Sefton Council explains how it has embraced water as part of its commitment to tackling climate change in an interview with Cllr Paulette Lappin, Cabinet Member - Regulatory, Compliance and Corporate Services, and Jon Williams, Environmental Management (Utilities) Officer.
What is Sefton Council doing about Climate Change?
Councillor Lappin: In July 2019 Sefton Council declared a Climate Emergency. Within this, it was agreed that the Council is committed to going further than national targets and that it must reduce emissions to net zero by 2030.
This requires urgent action we both minimise our emissions and play our part in helping our community do likewise, as well as dealing with some of the inevitable impacts such as increased flooding, heatwaves, droughts, more extreme weather and rising sea-levels.
In short, Sefton Council is committed to taking responsibility for its carbon emissions and playing its part in limiting global average temperature rises. Business as usual is no longer an option.
Why do you regard water so important when it comes to climate change if it’s about becoming carbon net zero by 2030?
Councillor Lappin: Supplying water and treating wastewater is a carbon intensive process, therefore it is important we reduce the amount we use to reduce our carbon footprint. Our water emissions are estimated to be 90 TCO2e, which makes up 1% of our carbon footprint.
Water is important due to all of the impacts I’ve mentioned. It is anticipated that due to climate change, our community, environment and economy will suffer increased stress in the future. Sefton is a low-lying coastal community with several miles of coastline; flooding and coastal erosion is already an issue we contend with. When it gets hotter, this can place a strain particularly on our most vulnerable residents as well as increase demands on water supply adding to the security of water as a resource.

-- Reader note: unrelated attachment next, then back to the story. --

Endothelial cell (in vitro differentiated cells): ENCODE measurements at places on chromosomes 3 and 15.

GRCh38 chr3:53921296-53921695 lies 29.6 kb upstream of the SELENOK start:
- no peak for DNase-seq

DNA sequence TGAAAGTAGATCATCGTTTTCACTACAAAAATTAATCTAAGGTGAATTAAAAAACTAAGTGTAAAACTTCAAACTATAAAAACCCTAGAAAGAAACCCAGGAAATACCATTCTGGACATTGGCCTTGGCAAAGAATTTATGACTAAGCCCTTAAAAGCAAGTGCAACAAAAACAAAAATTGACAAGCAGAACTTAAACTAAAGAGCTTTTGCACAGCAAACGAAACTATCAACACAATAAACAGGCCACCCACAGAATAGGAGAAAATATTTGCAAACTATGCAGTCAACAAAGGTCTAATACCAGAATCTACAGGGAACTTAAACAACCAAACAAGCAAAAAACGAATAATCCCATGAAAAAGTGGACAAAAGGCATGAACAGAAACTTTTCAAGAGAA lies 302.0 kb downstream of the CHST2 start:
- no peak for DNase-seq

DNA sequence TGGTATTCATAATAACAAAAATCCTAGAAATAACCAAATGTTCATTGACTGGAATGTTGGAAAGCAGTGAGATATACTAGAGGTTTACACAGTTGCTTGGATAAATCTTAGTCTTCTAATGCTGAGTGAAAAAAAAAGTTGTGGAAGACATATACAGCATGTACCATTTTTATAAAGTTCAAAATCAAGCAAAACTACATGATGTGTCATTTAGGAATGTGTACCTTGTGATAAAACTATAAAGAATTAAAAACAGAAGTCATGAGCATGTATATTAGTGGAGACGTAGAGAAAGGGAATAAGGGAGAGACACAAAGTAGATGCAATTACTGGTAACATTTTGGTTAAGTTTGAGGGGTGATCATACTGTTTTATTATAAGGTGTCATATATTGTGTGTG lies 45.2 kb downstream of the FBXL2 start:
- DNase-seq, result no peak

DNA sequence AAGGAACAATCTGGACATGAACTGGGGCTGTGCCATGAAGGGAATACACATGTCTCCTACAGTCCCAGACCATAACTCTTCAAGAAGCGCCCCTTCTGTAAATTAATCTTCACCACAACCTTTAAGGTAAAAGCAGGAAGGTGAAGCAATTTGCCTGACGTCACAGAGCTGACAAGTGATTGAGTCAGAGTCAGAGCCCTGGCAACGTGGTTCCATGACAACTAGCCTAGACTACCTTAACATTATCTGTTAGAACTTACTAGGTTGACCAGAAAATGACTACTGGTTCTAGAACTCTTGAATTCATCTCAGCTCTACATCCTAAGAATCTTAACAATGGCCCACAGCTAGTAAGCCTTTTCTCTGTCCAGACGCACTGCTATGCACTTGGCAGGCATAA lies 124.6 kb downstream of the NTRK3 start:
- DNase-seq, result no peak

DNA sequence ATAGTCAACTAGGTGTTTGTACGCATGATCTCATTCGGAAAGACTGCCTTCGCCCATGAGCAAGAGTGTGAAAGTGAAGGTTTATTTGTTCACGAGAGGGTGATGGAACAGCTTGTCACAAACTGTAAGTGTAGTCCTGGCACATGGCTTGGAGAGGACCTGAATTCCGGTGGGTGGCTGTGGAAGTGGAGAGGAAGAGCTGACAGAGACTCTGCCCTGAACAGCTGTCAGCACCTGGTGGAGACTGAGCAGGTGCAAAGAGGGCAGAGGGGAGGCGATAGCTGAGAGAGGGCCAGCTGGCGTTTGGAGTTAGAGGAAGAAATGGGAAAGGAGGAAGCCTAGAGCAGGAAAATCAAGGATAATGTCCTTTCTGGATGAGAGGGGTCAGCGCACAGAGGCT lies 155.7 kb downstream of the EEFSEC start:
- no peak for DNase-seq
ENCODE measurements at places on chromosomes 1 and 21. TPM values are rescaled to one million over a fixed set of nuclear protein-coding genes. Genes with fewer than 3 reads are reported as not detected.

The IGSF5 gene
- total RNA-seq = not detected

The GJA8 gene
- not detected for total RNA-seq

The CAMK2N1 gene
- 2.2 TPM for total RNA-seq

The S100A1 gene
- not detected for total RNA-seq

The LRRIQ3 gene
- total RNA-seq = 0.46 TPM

Why did you consider engaging with the water market?
Jon Williams: As Councillor Lappin says, we are working hard to adapt to climate change across our borough. With 25 miles of coastline and being in close proximity to the Lake District, flooding, rather than water scarcity, is a primary concern. Addressing this is paramount because flooding places a considerable burden on our natural environment and on our budgets.
Our elected members have shown ambitious leadership on climate with our Climate Emergency Declaration. Part of my role is to turn this declaration into action. Water is often rather invisible as an environmental risk factor but addressing our water consumption under the same banner as carbon and waste through this Declaration helps everyone here to understand its strategic importance and helps us take an active, educational, leadership position on water.
Our Energy & Environmental Management Team manages a diverse estate including council buildings, schools and sport and leisure facilities. This amounts to over 400 water supply points across which I was becoming increasingly and acutely aware of water wastage and rising costs. Surface water drainage charges are exceptionally high in our area and the larger the site, the higher the charges regardless of actual volumes.